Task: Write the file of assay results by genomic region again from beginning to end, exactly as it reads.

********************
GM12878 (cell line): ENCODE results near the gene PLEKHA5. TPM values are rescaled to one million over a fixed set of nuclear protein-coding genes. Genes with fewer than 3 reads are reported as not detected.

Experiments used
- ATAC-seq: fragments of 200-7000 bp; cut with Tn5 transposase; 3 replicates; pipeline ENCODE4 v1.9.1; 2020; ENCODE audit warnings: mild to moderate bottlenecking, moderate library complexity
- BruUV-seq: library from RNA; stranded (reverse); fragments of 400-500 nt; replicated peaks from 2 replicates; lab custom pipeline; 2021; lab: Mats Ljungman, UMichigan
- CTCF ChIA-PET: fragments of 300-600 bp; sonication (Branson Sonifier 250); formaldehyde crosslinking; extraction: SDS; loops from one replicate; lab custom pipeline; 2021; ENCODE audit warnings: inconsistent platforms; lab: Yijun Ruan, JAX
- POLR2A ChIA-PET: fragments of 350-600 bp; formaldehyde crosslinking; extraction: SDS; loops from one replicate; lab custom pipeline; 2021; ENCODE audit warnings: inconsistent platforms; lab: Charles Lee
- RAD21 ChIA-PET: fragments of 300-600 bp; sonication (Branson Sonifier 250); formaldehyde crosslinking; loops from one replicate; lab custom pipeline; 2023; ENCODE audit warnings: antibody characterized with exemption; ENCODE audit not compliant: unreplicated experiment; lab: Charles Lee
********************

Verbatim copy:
GM12878 (cell line): ENCODE results near the gene PLEKHA5. TPM values are rescaled to one million over a fixed set of nuclear protein-coding genes. Genes with fewer than 3 reads are reported as not detected.

Experiments used
- ATAC-seq: fragments of 200-7000 bp; cut with Tn5 transposase; 3 replicates; pipeline ENCODE4 v1.9.1; 2020; ENCODE audit warnings: mild to moderate bottlenecking, moderate library complexity
- BruUV-seq: library from RNA; stranded (reverse); fragments of 400-500 nt; replicated peaks from 2 replicates; lab custom pipeline; 2021; lab: Mats Ljungman, UMichigan
- CTCF ChIA-PET: fragments of 300-600 bp; sonication (Branson Sonifier 250); formaldehyde crosslinking; extraction: SDS; loops from one replicate; lab custom pipeline; 2021; ENCODE audit warnings: inconsistent platforms; lab: Yijun Ruan, JAX
- POLR2A ChIA-PET: fragments of 350-600 bp; formaldehyde crosslinking; extraction: SDS; loops from one replicate; lab custom pipeline; 2021; ENCODE audit warnings: inconsistent platforms; lab: Charles Lee
- RAD21 ChIA-PET: fragments of 300-600 bp; sonication (Branson Sonifier 250); formaldehyde crosslinking; loops from one replicate; lab custom pipeline; 2023; ENCODE audit warnings: antibody characterized with exemption; ENCODE audit not compliant: unreplicated experiment; lab: Charles Lee